• The energy labeling, also called energy rating, and some key indicators about the building and its energy performance (such as address, area, climatic data, energy efficiency data in the form of several indicators, date of issue, and details concerning the company or person who issued the EPC);
  • An attachment enclosing input-data needed for energy performance calculation and calculation results as such.
The EPC must be issued, presented and handed over to potential tenants and buyers, and under certain conditions, be displayed. Specific energy performance indicators must be included in real estate advertisements. The EPBD is a European Directive, meaning that member states transpose the Directive into national and/or regional legislation, making the necessary adaptations to adjust provisions to national and/or regional contexts. This not only applies to the content of the EPC as such, but also to the calculation method and thus to input data used for calculation, also. Especially with regard to existing buildings, a wide range of different approaches can be observed. Site inspection and collection of building specific data as well as use of default values based on building typologies is possible. More information is available in country reports as well as thematic reports published on the website of the Concerted Action EPBD
The following description in Table 1 shows the minimum content as well as optional contents of the EPC as stipulated by the EPBD and illustrates which building related energy data the EPC may provide, thus demonstrating its essential relevance as a data source for the development, implementation and control of energy efficiency and CO2 reduction measures in buildings.
According to article 18 EPBD, an independent quality control system for the quality assurance of EPCs has to be implemented. The EPBD does not require that an electronic EPC database be used as the basis for the establishment and operation of the independent control system. However, many member states or regions have chosen this approach because effective control is otherwise difficult to do cost effectively. It can only be guaranteed in satisfactory quality and with justifiable effort based on electronic collection of all calculation data, which is input data as well as calculation results. It also implies the possibility of using collected data for energy related purposes other than the control of EPCs.
The systematic collection of EPC data represents a potentially magnificent database to provide information for possible purchasers or tenants, for raising the population’s awareness, for statistical analysis, for the development of large-scale renovation projects, product development, research projects, energy spatial planning, and, last but not least, for the evaluation and reporting to the EU. The spatial reference is of central importance, especially for the development of large-scale renovation projects and energy spatial planning. The majority of member states already operate EPC databases, which were established to implement the control system and some were opened for various target groups in order to increase the synergy effect in view of a greater transparency within the real estate market.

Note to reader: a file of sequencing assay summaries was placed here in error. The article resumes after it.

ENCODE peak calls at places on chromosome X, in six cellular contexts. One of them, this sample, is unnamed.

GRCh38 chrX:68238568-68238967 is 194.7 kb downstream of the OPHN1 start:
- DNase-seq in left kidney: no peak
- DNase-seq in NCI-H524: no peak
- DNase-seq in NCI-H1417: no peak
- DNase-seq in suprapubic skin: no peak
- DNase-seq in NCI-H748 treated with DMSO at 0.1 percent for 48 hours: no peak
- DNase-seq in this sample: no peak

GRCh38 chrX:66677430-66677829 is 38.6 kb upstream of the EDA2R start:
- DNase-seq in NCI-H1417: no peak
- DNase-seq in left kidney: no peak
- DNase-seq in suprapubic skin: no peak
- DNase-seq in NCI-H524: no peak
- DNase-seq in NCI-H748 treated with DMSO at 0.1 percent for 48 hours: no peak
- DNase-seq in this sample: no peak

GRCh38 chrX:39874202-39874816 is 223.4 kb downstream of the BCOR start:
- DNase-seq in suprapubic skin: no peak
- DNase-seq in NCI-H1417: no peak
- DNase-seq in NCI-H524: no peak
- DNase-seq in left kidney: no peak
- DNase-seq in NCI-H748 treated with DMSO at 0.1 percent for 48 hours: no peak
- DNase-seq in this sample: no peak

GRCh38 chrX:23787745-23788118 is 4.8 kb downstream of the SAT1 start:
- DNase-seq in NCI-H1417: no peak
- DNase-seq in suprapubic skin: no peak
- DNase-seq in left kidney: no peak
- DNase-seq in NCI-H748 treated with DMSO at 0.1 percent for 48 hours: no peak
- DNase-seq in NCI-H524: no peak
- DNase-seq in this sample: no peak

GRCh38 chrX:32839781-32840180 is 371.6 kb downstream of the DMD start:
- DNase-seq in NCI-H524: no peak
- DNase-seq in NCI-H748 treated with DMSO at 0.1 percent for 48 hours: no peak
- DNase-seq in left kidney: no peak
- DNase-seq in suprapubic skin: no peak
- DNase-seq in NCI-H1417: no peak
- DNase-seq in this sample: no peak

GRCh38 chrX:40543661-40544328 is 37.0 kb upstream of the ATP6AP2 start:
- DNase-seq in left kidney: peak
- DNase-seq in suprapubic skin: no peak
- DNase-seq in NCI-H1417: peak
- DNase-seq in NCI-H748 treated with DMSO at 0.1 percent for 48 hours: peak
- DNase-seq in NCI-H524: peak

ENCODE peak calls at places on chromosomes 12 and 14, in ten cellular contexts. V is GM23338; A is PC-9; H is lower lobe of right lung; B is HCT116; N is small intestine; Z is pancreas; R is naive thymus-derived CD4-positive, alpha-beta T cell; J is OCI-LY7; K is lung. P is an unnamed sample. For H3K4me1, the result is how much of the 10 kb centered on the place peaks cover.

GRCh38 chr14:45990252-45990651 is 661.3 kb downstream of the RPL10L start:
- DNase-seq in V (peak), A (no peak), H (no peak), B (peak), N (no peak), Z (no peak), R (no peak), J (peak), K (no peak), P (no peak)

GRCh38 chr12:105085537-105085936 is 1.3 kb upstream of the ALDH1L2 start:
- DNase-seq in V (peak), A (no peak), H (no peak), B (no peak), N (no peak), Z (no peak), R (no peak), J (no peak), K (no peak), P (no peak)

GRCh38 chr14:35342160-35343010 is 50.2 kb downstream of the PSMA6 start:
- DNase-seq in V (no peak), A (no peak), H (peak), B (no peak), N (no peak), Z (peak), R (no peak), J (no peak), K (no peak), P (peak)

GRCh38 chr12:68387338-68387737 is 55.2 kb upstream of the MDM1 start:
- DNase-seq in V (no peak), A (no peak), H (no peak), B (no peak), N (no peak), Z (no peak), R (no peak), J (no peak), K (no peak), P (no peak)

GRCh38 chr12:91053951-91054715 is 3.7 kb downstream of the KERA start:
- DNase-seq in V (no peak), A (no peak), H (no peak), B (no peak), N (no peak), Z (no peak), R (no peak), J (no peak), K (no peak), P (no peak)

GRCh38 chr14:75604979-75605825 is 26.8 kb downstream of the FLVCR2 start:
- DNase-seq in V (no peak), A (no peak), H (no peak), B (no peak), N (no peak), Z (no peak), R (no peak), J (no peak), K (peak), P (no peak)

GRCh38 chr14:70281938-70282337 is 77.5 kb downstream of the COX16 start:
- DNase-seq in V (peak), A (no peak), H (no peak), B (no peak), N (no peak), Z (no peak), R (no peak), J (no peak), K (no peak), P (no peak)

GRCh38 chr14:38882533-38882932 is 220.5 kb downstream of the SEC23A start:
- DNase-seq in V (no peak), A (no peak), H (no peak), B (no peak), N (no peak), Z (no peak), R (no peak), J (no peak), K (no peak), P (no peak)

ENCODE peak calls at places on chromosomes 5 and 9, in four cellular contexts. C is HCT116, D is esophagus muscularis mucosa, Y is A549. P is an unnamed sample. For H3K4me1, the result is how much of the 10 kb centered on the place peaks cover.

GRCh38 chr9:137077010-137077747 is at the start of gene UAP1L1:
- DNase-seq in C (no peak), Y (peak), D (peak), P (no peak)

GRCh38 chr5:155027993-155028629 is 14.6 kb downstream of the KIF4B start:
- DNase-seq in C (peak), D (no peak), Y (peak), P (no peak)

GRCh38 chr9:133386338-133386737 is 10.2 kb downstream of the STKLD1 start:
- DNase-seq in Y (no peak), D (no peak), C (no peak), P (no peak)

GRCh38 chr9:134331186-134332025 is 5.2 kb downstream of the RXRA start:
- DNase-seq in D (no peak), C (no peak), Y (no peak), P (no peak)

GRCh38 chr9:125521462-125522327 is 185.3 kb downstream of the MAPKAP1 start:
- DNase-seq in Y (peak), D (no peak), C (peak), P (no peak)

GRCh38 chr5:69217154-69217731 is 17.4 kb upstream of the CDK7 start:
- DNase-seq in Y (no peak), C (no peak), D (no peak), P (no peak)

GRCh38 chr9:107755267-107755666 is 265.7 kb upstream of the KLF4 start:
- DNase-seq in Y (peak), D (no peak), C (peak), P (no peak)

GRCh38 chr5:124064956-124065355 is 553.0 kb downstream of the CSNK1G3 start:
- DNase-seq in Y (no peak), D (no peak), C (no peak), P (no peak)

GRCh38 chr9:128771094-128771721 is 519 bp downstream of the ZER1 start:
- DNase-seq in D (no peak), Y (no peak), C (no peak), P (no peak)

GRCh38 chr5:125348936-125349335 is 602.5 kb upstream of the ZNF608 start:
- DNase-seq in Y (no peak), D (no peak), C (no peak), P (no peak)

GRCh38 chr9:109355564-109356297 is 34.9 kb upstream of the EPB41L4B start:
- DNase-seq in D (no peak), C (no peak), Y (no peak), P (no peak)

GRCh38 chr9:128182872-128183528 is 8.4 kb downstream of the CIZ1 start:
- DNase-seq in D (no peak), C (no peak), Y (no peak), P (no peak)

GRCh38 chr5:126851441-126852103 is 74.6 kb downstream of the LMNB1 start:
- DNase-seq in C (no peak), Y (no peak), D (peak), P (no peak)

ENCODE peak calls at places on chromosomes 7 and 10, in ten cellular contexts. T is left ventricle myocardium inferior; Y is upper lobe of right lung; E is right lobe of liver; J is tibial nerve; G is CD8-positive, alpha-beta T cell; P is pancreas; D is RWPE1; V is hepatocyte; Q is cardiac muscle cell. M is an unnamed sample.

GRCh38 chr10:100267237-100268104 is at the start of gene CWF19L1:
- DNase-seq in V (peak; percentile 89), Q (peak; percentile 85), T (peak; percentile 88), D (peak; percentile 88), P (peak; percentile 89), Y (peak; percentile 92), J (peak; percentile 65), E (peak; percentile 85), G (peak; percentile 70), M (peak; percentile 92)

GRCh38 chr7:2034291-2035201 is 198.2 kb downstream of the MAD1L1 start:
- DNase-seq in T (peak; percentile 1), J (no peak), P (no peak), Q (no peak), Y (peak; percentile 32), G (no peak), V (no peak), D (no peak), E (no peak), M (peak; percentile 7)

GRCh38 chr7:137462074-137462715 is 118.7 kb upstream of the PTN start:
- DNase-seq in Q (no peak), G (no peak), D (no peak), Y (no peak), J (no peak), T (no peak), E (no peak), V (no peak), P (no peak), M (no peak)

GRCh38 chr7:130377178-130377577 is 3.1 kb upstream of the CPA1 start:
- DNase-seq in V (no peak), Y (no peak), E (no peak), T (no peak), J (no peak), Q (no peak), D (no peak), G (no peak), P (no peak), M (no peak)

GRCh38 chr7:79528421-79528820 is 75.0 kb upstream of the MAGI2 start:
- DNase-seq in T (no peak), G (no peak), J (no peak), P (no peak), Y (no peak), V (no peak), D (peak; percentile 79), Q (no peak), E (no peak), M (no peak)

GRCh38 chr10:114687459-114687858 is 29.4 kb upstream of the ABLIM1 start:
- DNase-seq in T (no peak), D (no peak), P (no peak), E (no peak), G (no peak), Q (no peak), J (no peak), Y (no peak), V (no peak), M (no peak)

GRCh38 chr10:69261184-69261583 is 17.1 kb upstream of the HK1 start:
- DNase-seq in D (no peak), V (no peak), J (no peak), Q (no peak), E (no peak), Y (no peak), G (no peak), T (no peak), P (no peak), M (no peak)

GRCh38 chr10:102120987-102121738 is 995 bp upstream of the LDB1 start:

In Denmark, for example, everybody can get clear and easily understandable information about the energetic building condition by entering the address of the house in question on the Danish Energy Agency’s internet platform (see Figure 2) and downloading the EPC. In addition, information about other buildings is available in order to allow for comparison of energy performance.

2.3. Databases Used for Populating the ENERFUND Tool

All the databases used for uploading data on the ENERFUND tool were collected from the project partners through the competent authorities of each country. In Table 2, the database link per country, as was documented through the ENERFUND project, is shown.
It is important to connect existing EPC databases with the ENERFUND tool to ensure availability of up-to-date information with moderate additional effort. Collection of EPC data just for the purpose of publicizing them through the ENERFUND tool causes high effort and thus is not a sustainable option in the long run.